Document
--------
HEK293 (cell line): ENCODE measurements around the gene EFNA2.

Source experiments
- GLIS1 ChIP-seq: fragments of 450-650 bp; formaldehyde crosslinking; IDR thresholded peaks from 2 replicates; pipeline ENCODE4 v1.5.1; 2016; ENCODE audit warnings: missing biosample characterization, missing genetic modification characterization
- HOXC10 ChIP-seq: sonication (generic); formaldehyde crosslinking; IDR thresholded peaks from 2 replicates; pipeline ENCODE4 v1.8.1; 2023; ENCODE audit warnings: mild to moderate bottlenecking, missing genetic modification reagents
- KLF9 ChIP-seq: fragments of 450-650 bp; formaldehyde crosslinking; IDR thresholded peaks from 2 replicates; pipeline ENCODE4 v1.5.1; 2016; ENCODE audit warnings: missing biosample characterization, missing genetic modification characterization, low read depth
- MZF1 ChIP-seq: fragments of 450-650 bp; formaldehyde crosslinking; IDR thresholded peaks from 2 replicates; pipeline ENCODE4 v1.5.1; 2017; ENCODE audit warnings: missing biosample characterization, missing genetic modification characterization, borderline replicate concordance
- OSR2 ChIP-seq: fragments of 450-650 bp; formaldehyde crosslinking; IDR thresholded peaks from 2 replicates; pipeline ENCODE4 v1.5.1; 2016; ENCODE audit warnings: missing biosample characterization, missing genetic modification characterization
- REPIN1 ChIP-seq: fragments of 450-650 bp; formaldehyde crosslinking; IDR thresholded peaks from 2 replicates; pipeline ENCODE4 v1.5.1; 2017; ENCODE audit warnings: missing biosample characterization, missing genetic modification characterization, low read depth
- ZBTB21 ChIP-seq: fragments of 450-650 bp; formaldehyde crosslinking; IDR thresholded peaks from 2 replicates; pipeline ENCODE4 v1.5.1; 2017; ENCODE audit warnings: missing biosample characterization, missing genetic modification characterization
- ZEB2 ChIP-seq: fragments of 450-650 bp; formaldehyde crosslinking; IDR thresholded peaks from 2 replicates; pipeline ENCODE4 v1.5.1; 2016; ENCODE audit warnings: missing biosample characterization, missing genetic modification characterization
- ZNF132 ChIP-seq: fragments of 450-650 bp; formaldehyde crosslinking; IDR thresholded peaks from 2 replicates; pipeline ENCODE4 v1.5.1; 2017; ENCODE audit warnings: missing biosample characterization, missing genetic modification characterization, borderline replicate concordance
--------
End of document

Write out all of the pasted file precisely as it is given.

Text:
HEK293 (cell line): ENCODE measurements around the gene EFNA2.

Source experiments
- GLIS1 ChIP-seq: fragments of 450-650 bp; formaldehyde crosslinking; IDR thresholded peaks from 2 replicates; pipeline ENCODE4 v1.5.1; 2016; ENCODE audit warnings: missing biosample characterization, missing genetic modification characterization
- HOXC10 ChIP-seq: sonication (generic); formaldehyde crosslinking; IDR thresholded peaks from 2 replicates; pipeline ENCODE4 v1.8.1; 2023; ENCODE audit warnings: mild to moderate bottlenecking, missing genetic modification reagents
- KLF9 ChIP-seq: fragments of 450-650 bp; formaldehyde crosslinking; IDR thresholded peaks from 2 replicates; pipeline ENCODE4 v1.5.1; 2016; ENCODE audit warnings: missing biosample characterization, missing genetic modification characterization, low read depth
- MZF1 ChIP-seq: fragments of 450-650 bp; formaldehyde crosslinking; IDR thresholded peaks from 2 replicates; pipeline ENCODE4 v1.5.1; 2017; ENCODE audit warnings: missing biosample characterization, missing genetic modification characterization, borderline replicate concordance
- OSR2 ChIP-seq: fragments of 450-650 bp; formaldehyde crosslinking; IDR thresholded peaks from 2 replicates; pipeline ENCODE4 v1.5.1; 2016; ENCODE audit warnings: missing biosample characterization, missing genetic modification characterization
- REPIN1 ChIP-seq: fragments of 450-650 bp; formaldehyde crosslinking; IDR thresholded peaks from 2 replicates; pipeline ENCODE4 v1.5.1; 2017; ENCODE audit warnings: missing biosample characterization, missing genetic modification characterization, low read depth
- ZBTB21 ChIP-seq: fragments of 450-650 bp; formaldehyde crosslinking; IDR thresholded peaks from 2 replicates; pipeline ENCODE4 v1.5.1; 2017; ENCODE audit warnings: missing biosample characterization, missing genetic modification characterization
- ZEB2 ChIP-seq: fragments of 450-650 bp; formaldehyde crosslinking; IDR thresholded peaks from 2 replicates; pipeline ENCODE4 v1.5.1; 2016; ENCODE audit warnings: missing biosample characterization, missing genetic modification characterization
- ZNF132 ChIP-seq: fragments of 450-650 bp; formaldehyde crosslinking; IDR thresholded peaks from 2 replicates; pipeline ENCODE4 v1.5.1; 2017; ENCODE audit warnings: missing biosample characterization, missing genetic modification characterization, borderline replicate concordance